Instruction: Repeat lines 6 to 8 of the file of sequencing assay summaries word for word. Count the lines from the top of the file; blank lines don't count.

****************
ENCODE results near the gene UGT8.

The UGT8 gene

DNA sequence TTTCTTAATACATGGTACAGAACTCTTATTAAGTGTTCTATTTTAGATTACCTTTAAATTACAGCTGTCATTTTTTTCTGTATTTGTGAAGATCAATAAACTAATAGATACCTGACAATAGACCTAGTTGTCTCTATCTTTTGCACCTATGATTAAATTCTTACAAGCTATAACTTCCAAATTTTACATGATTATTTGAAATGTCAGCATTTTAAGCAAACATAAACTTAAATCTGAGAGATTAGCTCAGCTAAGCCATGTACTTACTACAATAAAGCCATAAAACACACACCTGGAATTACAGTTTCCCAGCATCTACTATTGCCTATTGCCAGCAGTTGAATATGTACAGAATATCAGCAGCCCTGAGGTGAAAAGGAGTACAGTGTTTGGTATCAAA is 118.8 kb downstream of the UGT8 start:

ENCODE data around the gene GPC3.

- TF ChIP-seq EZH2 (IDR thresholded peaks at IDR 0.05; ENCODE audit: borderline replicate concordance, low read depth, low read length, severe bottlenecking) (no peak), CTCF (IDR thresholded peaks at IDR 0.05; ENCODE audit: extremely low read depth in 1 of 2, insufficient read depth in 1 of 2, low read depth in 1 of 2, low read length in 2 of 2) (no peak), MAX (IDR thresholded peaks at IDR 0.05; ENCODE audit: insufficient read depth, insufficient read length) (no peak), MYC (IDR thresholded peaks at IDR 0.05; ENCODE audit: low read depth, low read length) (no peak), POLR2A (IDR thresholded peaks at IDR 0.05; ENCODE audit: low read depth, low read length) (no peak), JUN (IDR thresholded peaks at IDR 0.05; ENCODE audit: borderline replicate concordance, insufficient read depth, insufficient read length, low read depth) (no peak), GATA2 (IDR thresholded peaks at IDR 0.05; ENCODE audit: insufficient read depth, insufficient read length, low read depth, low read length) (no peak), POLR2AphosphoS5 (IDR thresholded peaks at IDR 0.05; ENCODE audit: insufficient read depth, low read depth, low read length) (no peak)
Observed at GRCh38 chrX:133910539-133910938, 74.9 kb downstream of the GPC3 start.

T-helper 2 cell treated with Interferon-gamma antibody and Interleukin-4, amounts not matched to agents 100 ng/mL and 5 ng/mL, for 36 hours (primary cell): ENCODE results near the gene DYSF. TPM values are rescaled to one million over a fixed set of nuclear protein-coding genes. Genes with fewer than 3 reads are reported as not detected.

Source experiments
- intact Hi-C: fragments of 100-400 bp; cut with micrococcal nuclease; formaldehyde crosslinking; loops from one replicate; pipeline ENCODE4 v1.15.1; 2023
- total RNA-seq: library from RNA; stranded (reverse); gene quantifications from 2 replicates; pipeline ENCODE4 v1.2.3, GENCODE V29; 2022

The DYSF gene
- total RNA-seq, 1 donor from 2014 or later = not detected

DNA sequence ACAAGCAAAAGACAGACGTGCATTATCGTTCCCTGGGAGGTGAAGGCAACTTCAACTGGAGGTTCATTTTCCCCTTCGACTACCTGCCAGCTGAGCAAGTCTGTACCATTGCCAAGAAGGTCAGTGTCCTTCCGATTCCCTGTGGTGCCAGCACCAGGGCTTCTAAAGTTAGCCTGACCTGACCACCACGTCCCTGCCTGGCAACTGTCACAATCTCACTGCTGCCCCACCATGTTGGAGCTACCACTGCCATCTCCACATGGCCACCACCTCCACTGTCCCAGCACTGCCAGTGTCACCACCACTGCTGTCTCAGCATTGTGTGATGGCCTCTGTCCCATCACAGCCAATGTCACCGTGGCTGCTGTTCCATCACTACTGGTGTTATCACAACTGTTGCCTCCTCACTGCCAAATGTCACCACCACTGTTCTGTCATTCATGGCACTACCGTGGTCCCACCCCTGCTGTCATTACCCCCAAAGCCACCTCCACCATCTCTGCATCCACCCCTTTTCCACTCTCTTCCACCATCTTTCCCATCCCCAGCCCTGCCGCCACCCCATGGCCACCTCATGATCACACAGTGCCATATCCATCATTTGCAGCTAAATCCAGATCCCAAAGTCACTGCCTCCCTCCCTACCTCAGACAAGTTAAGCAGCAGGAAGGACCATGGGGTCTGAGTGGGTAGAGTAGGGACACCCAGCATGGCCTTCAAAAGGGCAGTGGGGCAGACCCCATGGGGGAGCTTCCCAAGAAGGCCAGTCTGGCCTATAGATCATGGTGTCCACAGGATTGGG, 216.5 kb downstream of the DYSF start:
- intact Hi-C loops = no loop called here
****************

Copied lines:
Observed at GRCh38 chrX:133910539-133910938, 74.9 kb downstream of the GPC3 start.

T-helper 2 cell treated with Interferon-gamma antibody and Interleukin-4, amounts not matched to agents 100 ng/mL and 5 ng/mL, for 36 hours (primary cell): ENCODE results near the gene DYSF. TPM values are rescaled to one million over a fixed set of nuclear protein-coding genes. Genes with fewer than 3 reads are reported as not detected.

Source experiments